Some feel that the decision targets the gay community because none of the 30 men in question identify as heterosexual. However, in sharp rebuke of that accusation, Zdeňka Jágrová, the head of the public health department, stated: “This campaign [questioning] our practices is clearly intended to assert the alleged rights of a minority at the expense of the rights of the majority, i.e. in particular the right to health, irrespective of who and how threatens the health.”

Jágrová went on to say that, “no HIV-positive woman in Prague was diagnosed with a sexually transmitted disease” during the investigation period. She further accused gay rights campaigners of using the investigation as a political tool to promote the funding of Truvada or PrEP–the drug has proved highly successful in stopping the transmission of HIV.

Jágrová offered a sex-negative response indicating that the situation was all about “relatively expensive drugs that promiscuous people would use before having unprotected sex.”

“A public health authority is obliged to protect the public health of the population and must act in the same manner as in case of other infectious diseases. We consider attempts to create a privileged group that would be excluded from generally defined responsibilities very dangerous,” Jágrová reportedly concluded.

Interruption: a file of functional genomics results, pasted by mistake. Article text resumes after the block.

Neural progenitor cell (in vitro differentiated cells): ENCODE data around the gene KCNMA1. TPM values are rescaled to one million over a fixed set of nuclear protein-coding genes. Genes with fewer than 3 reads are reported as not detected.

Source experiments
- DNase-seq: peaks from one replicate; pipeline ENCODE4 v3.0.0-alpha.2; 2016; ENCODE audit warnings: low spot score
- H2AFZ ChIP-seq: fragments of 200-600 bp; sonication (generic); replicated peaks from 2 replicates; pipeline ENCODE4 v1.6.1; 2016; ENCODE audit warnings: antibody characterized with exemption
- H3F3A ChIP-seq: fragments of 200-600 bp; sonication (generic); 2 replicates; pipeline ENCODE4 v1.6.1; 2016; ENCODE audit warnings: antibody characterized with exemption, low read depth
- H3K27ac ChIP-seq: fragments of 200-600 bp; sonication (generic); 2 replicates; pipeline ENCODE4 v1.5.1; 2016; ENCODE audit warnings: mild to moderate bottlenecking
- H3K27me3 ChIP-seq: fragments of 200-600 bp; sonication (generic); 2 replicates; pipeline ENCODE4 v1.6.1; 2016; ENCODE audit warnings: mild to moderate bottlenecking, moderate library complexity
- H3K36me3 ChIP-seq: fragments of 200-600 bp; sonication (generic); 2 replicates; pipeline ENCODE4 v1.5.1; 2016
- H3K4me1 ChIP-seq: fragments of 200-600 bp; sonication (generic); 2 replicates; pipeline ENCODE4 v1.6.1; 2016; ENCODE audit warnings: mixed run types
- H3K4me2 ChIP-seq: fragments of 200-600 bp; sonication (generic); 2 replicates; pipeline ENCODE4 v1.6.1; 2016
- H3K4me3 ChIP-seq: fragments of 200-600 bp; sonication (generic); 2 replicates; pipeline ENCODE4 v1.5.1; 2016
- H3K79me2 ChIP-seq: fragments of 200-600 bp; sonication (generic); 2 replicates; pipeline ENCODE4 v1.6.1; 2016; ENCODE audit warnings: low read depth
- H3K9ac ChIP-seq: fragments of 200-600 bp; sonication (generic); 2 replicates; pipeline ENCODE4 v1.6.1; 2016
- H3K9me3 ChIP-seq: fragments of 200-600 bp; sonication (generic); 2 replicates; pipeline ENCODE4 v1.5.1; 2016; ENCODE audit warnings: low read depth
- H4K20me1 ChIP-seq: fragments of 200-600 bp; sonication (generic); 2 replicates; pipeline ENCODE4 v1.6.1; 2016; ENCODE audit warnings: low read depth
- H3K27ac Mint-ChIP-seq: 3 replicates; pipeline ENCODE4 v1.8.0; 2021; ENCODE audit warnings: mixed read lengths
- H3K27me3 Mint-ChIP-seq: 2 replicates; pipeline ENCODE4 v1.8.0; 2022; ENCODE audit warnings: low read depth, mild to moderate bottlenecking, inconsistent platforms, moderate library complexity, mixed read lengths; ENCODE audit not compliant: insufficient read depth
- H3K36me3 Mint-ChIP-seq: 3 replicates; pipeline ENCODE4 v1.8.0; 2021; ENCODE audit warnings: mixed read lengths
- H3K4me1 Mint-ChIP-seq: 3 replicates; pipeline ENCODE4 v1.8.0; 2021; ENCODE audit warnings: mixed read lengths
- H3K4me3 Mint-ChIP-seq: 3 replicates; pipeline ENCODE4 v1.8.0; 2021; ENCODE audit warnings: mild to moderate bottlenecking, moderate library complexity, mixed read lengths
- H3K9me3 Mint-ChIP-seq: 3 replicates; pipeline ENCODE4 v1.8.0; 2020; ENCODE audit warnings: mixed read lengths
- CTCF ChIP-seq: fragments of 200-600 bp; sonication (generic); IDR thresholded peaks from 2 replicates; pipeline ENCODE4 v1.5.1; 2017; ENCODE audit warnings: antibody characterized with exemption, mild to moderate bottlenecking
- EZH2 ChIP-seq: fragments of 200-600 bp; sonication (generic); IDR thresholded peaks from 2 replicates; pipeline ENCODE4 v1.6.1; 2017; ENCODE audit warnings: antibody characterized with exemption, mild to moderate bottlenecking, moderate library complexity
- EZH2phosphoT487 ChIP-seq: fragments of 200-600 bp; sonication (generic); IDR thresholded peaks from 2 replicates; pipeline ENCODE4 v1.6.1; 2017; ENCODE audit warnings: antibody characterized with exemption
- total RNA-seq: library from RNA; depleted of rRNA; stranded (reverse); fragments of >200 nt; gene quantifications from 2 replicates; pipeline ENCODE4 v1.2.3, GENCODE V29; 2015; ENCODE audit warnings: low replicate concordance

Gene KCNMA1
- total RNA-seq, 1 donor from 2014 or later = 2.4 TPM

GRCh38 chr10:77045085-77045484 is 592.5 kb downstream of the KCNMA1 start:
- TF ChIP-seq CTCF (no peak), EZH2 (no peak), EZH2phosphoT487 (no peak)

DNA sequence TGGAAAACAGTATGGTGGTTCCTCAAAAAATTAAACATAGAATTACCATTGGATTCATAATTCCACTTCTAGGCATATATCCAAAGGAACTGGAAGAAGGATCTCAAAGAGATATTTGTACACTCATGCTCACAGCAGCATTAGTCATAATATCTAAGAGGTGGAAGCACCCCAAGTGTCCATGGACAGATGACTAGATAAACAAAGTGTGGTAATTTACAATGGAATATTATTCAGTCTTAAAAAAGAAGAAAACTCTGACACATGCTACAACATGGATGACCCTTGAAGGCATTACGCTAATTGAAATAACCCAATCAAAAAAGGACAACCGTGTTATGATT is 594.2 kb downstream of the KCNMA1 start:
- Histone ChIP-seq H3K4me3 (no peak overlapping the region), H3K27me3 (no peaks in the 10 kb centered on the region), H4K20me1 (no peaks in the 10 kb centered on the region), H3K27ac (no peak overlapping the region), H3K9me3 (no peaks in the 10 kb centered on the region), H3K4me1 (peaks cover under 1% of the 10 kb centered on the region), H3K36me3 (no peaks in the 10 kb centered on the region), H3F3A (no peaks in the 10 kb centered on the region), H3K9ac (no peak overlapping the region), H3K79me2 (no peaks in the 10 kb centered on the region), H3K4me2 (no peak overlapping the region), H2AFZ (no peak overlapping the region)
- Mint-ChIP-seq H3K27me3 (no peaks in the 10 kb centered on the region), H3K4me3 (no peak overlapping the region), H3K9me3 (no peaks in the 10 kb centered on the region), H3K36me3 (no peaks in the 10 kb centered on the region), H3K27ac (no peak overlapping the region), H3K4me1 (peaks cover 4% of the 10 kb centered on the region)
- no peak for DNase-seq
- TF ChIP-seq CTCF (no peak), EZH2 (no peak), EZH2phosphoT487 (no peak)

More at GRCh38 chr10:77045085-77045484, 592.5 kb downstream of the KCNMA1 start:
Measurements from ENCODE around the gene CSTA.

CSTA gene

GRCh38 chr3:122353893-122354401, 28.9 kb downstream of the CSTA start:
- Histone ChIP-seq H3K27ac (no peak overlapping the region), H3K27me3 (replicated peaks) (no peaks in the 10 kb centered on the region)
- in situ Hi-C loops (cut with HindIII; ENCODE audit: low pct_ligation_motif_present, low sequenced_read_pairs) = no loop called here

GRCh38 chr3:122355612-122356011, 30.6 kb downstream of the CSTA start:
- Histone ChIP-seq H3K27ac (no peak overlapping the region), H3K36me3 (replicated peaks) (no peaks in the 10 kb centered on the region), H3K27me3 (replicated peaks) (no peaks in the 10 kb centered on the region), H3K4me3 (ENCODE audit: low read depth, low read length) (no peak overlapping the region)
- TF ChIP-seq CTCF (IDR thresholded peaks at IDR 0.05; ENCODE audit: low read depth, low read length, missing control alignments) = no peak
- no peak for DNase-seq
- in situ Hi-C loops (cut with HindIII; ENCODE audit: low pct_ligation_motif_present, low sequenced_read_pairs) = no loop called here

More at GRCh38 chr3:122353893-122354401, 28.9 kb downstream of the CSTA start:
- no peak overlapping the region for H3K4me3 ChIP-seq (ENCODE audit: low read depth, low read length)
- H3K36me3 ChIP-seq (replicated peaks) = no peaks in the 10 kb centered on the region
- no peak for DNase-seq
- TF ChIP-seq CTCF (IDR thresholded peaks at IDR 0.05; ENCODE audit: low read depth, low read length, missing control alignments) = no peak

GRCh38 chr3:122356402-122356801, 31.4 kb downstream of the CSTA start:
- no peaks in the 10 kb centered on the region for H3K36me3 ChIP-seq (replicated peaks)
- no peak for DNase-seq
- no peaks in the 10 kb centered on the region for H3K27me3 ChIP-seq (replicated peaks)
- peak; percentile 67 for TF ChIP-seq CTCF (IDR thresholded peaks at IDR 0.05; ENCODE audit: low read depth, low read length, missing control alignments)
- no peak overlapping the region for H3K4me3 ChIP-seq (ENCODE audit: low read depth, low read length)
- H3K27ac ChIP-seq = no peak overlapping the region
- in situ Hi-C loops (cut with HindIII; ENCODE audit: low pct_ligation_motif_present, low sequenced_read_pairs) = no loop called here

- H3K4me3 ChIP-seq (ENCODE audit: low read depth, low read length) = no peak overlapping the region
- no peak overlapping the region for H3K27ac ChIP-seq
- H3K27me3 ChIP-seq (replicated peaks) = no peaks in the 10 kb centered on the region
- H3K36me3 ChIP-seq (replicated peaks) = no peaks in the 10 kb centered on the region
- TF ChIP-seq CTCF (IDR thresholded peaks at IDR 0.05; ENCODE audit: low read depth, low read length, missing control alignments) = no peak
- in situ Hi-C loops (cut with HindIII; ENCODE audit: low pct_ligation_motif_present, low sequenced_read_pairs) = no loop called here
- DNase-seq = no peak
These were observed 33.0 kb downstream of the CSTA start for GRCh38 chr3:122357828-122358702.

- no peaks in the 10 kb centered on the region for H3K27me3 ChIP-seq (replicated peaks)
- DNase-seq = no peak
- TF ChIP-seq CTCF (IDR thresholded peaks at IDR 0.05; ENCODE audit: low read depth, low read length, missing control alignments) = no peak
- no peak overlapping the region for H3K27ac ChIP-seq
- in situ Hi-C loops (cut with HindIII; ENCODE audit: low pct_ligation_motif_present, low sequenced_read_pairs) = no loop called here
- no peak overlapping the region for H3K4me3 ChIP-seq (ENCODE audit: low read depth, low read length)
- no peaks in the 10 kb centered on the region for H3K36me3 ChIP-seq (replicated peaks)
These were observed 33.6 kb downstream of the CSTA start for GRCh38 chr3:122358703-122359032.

This comes just as the Czech Republic reels from an HIV infection rate increase. Despite years of decreasing or stable HIV rates, there were 232 newly diagnosed cases of HIV in 2014, and that number went up another 15 percent in 2015. Over three-quarters of new infections were attributed to men who have sex with men.

The government appears to be doing all it can to limit the spread. Officials already proposed mandatory HIV testing for certain at risk populations including men who have sex with men. Campaigners argue that this hostile approach is tantamount to criminalization and far from an effective policy.

Even taking Jágrová at her word that the health authority isn’t interested in punishing gay people, actively pursuing people who have sex while HIV positive will not succeed in capping and reducing infection rates.